United States District Court, S.D. Mississippi, Northern Division
CARLTON W. REEVES UNITED STATES DISTRICT JUDGE
the Court is the parties' joint motion to approve their
proposed Agreed Order. The parties propose the following
The Court clarifies that its previous order contained no
formal findings of professional misconduct and imposed no
sanctions on the attorneys or parties involved in this case.
The Court's previous order did no more than express
concerns and issue a warning.
See Email from Jason P. Steed, Counsel for
Petitioner (Sept. 23, 2019).
not know how the parties arrived at this statement. It seems
to contradict respondents' written and oral arguments
before the Fifth Circuit. See, e.g.,
Respondents' Supplemental Letter Brief, Montalto v.
Miss. Dep't of Corr., 938 F.3d 649 (5th Cir. 2019)
(No. 18-60274, Dkt. # 72); Respondents' Supplemental
Letter Brief, Montalto v. Miss. Dep't of Corr., 938
F.3d 649 (5th Cir. 2019) (No. 18-60274, Dkt. # 56); Brief
of Respondents, Montalto v. Miss. Dep't of Corr.,
938 F.3d 649 (5th Cir. 2019) (No. 18-60274, Dkt. # 16).
told the parties in September, however, I think the above
language is factually correct. See Docket No. 72. I
will sign and enter it today. Perhaps that will finally
resolve this case. It is up to the Fifth Circuit.
limited remand of this matter presents an opportunity to
place this case in its proper context. Montalto is
not the first time I have been frustrated with this unit of
the Attorney General's Office.
Wansley v. Mississippi Department of Corrections, I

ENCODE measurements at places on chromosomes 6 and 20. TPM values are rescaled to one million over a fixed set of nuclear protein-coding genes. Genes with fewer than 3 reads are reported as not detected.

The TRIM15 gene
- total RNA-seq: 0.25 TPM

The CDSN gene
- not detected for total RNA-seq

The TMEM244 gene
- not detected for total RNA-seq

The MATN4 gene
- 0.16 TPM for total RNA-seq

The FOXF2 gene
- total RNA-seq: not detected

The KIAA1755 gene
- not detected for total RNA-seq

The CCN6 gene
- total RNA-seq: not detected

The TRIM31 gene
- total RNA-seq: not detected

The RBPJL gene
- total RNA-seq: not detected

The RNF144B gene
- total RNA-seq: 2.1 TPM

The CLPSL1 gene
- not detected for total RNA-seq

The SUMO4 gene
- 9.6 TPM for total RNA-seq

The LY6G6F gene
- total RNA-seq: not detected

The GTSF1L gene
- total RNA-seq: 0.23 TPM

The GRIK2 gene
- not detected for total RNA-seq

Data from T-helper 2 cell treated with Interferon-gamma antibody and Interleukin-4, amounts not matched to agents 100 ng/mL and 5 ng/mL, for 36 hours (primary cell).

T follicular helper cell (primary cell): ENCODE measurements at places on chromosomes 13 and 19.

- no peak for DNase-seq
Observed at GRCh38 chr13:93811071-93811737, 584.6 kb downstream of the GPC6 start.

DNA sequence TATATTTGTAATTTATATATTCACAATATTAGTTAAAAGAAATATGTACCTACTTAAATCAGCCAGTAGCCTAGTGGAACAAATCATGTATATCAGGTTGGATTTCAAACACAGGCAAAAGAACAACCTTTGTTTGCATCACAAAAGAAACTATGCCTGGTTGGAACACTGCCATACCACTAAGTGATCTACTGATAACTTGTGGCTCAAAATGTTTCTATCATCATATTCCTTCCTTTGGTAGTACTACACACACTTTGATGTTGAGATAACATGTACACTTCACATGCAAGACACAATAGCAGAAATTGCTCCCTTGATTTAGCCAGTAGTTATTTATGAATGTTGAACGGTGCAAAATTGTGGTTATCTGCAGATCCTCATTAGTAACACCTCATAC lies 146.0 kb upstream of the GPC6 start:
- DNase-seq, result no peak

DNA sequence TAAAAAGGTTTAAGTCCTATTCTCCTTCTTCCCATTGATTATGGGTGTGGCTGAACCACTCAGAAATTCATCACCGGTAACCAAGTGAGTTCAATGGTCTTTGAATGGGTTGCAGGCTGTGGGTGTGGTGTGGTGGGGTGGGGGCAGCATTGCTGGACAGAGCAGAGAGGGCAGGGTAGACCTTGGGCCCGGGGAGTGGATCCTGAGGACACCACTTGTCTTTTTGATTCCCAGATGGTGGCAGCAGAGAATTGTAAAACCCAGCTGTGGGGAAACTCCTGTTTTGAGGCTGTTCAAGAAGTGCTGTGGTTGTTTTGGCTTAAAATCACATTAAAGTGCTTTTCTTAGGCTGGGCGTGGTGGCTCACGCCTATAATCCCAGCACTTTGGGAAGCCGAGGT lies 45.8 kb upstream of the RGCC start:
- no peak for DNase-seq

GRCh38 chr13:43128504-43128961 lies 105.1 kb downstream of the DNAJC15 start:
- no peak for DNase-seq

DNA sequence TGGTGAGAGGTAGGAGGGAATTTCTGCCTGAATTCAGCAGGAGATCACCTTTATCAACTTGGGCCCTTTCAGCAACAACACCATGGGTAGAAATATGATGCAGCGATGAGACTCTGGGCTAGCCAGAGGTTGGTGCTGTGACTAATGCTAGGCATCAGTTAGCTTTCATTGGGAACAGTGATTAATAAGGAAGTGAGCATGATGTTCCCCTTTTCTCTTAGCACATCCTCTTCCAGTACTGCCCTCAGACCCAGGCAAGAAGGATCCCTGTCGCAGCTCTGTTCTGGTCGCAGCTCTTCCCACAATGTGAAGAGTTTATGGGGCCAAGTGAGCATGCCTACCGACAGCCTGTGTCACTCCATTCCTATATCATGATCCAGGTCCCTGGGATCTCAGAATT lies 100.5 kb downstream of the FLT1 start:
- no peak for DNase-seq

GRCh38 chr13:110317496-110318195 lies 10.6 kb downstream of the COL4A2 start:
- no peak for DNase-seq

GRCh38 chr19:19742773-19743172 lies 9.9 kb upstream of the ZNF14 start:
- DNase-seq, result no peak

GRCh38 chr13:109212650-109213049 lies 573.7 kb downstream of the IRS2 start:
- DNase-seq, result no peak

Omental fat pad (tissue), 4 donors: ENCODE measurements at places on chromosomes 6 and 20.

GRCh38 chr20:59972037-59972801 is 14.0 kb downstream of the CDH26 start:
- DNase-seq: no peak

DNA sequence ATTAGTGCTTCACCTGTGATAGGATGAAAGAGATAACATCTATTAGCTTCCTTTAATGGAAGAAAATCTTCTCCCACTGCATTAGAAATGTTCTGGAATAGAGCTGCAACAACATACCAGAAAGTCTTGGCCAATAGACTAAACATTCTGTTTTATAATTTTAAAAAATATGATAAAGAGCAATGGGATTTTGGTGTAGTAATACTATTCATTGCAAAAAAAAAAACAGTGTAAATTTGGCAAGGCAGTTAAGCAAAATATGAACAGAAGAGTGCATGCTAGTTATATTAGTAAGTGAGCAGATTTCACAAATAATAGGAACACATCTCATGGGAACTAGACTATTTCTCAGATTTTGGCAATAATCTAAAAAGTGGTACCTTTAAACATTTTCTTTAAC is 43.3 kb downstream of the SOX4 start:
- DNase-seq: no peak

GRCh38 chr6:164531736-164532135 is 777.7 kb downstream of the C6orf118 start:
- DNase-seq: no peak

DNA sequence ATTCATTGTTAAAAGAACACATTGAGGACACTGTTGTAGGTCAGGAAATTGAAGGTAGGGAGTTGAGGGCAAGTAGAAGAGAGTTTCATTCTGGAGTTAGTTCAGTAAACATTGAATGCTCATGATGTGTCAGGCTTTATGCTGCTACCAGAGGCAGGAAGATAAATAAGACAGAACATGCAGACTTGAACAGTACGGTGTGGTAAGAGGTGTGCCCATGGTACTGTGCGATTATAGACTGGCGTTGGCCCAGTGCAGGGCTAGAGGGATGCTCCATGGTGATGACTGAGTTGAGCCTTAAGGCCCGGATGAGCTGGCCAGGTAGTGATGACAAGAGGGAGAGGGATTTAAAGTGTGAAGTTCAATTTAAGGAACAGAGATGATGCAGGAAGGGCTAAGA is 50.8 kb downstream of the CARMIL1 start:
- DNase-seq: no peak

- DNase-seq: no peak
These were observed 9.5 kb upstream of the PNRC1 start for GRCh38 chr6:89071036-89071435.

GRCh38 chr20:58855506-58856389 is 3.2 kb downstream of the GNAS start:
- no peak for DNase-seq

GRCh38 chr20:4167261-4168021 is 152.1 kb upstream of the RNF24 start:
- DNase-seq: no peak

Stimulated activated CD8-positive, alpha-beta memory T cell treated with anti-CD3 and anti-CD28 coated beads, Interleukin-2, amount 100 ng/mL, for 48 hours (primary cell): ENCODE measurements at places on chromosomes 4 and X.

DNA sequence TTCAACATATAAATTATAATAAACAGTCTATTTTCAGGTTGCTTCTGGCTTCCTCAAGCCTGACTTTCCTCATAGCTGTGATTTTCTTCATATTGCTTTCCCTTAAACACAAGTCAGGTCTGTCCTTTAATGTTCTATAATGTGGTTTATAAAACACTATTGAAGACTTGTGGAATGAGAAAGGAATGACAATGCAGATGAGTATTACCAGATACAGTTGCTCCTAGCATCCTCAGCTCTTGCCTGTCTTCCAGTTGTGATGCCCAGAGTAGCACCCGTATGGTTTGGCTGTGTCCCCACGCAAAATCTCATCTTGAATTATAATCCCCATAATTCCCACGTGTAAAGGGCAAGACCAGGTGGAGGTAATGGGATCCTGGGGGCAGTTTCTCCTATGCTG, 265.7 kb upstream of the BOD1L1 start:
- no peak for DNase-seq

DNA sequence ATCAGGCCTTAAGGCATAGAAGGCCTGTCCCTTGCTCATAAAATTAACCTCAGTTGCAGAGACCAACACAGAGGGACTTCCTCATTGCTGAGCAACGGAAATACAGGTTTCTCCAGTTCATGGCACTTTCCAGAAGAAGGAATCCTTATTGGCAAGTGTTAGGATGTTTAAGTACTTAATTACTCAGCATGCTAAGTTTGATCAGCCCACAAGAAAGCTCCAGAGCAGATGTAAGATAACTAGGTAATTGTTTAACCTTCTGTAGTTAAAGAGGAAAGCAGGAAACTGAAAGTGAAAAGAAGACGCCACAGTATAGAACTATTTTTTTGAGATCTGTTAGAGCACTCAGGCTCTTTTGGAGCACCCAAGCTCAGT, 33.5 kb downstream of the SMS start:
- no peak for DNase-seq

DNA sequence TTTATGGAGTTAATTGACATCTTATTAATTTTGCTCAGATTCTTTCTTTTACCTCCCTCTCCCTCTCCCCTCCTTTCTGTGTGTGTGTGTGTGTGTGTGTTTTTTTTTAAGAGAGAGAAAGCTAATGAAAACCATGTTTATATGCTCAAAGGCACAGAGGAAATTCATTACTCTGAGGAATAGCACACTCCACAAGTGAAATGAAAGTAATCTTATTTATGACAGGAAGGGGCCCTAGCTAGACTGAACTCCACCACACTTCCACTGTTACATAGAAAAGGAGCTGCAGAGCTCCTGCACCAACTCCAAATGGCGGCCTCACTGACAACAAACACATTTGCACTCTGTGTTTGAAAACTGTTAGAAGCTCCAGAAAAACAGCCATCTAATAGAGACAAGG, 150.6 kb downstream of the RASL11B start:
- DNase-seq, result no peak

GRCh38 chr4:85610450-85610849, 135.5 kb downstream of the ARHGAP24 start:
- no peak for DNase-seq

Respondents' current argument is directly contradictory
to their 2002 pleading. Then, the State contended that §
41-29-142(1) was “discretionary” and irrelevant
to Wansley because “the enhancement provision was not
applied.” See Answer and Affirmative Defenses,
supra. Now, it contends that the statute
automatically enhances the offender, including Wansley. Both
of these claims cannot be correct.
Present counsel for respondents, Special Assistant Attorney
General Owens, blamed the contradiction on the author of the
2002 filing. But Ms. Owens' name was also listed on the
2002 document as one of two attorneys on the brief.
No. 4:10-CV-149-CWR-FKB, 2013 WL 1827765, at *9 (S.D.Miss.
Apr. 30, 2013), rev'd on other grounds,
769 F.3d 309 (5th Cir. 2014). I expressed my displeasure with
this course of action:
It is not fair for the State to completely reverse course
when the parties are the same, the underlying facts are the
same, the state statute is the same, and the case law is the
same. It is unseemly for the State to change its position
without an intervening change in fact or law because it
suggests that the State has “deliberately changed
positions according to the exigencies of the moment.”
As the Fifth Circuit put it earlier this year, “From
the standpoint of equity, as most federal courts recognize, a
change of legal position can be just as abusive of court
processes and an opposing party as deliberate factual
Id. at *11 (citations and brackets omitted).
this behavior, in both Wansley and
Montalto, I did not sanction the responsible
Assistant Attorney Generals. In part that may be due to the
benefit of the doubt public servants so often receive. But I